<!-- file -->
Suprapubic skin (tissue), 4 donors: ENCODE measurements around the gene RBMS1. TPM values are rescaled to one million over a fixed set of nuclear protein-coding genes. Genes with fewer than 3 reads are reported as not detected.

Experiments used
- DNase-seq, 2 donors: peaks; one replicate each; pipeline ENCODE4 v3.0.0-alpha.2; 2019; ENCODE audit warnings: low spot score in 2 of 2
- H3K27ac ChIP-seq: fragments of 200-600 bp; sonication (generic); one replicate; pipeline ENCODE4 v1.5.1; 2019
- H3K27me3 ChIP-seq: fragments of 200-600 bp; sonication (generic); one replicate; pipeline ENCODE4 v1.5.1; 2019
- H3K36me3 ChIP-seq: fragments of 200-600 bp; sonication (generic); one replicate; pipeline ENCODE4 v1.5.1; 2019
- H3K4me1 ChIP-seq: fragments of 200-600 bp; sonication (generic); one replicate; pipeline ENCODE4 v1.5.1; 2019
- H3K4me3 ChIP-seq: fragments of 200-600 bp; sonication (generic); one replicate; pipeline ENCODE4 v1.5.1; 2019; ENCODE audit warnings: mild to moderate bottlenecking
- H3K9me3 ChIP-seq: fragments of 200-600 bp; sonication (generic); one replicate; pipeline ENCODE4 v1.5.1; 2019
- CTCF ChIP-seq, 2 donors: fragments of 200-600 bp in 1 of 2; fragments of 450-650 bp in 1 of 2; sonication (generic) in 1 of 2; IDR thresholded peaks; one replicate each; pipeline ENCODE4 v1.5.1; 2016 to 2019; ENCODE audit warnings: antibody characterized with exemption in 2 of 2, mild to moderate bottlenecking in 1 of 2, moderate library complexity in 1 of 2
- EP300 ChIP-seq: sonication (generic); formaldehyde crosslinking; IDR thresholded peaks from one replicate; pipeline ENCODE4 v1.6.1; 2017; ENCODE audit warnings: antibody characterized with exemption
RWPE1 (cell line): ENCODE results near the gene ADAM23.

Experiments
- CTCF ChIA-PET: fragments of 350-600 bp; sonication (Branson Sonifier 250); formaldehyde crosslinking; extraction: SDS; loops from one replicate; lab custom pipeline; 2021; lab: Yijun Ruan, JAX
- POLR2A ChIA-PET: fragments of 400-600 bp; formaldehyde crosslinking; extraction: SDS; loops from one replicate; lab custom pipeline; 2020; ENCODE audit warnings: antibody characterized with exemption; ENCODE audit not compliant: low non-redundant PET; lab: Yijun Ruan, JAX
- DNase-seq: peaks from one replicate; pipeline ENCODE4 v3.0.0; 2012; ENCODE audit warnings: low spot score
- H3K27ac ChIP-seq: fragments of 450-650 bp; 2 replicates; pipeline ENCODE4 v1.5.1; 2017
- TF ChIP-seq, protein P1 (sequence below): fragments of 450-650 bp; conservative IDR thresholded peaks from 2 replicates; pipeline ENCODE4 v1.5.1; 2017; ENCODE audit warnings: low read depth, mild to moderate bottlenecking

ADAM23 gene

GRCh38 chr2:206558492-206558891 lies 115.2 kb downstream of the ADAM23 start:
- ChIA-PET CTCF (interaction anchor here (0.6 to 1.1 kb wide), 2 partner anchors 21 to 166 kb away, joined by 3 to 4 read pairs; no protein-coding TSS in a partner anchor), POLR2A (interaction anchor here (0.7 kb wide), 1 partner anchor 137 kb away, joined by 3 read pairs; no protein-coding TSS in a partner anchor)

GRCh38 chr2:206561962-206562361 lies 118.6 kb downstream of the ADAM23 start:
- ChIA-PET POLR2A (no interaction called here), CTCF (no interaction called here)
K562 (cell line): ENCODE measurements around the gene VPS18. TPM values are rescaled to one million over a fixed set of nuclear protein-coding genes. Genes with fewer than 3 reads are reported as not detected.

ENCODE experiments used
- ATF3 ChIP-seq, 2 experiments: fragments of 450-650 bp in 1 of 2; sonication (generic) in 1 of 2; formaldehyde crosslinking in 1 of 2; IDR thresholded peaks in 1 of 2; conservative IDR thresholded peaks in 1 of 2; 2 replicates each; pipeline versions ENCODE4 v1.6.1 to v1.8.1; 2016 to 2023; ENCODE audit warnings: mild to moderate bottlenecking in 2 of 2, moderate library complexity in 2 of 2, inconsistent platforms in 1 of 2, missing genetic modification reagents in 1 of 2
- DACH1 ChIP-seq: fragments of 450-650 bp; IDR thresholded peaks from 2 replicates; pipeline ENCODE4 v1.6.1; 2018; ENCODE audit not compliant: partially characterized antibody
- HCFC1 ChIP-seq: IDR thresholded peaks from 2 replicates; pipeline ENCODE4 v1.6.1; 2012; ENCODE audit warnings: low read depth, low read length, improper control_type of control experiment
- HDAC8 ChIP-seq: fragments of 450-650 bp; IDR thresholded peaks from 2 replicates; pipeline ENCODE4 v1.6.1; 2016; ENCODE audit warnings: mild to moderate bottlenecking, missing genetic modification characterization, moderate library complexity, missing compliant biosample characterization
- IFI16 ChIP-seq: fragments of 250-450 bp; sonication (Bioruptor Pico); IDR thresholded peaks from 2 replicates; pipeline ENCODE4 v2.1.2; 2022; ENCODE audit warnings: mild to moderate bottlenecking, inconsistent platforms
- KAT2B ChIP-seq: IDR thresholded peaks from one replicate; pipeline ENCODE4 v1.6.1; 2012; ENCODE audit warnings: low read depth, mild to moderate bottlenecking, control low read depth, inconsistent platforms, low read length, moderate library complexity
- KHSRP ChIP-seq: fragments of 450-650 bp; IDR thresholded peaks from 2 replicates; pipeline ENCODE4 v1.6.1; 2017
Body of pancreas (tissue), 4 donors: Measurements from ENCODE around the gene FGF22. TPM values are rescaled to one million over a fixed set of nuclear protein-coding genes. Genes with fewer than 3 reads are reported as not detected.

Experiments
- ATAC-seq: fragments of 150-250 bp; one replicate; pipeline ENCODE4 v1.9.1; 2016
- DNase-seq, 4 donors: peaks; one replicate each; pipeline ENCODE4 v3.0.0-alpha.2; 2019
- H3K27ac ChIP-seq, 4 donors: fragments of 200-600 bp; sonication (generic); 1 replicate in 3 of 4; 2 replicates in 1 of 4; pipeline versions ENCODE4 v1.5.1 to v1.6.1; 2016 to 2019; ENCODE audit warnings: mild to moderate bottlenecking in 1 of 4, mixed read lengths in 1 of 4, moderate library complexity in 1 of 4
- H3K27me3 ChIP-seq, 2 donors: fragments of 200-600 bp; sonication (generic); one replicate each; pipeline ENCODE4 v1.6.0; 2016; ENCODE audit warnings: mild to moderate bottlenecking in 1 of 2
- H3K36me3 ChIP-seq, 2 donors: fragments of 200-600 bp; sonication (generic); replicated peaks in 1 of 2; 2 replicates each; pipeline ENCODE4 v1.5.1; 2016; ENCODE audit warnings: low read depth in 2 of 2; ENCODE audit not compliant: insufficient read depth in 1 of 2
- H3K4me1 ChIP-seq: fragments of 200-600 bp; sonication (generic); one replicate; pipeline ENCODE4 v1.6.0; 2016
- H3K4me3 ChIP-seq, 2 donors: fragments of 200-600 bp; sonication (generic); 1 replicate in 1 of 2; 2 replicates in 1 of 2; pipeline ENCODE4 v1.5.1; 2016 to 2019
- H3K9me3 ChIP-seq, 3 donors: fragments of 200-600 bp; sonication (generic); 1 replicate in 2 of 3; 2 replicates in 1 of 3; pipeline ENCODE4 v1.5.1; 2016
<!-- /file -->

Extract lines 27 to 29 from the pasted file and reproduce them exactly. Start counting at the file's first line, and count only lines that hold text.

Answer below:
- DACH1 ChIP-seq: fragments of 450-650 bp; IDR thresholded peaks from 2 replicates; pipeline ENCODE4 v1.6.1; 2018; ENCODE audit not compliant: partially characterized antibody
- HCFC1 ChIP-seq: IDR thresholded peaks from 2 replicates; pipeline ENCODE4 v1.6.1; 2012; ENCODE audit warnings: low read depth, low read length, improper control_type of control experiment
- HDAC8 ChIP-seq: fragments of 450-650 bp; IDR thresholded peaks from 2 replicates; pipeline ENCODE4 v1.6.1; 2016; ENCODE audit warnings: mild to moderate bottlenecking, missing genetic modification characterization, moderate library complexity, missing compliant biosample characterization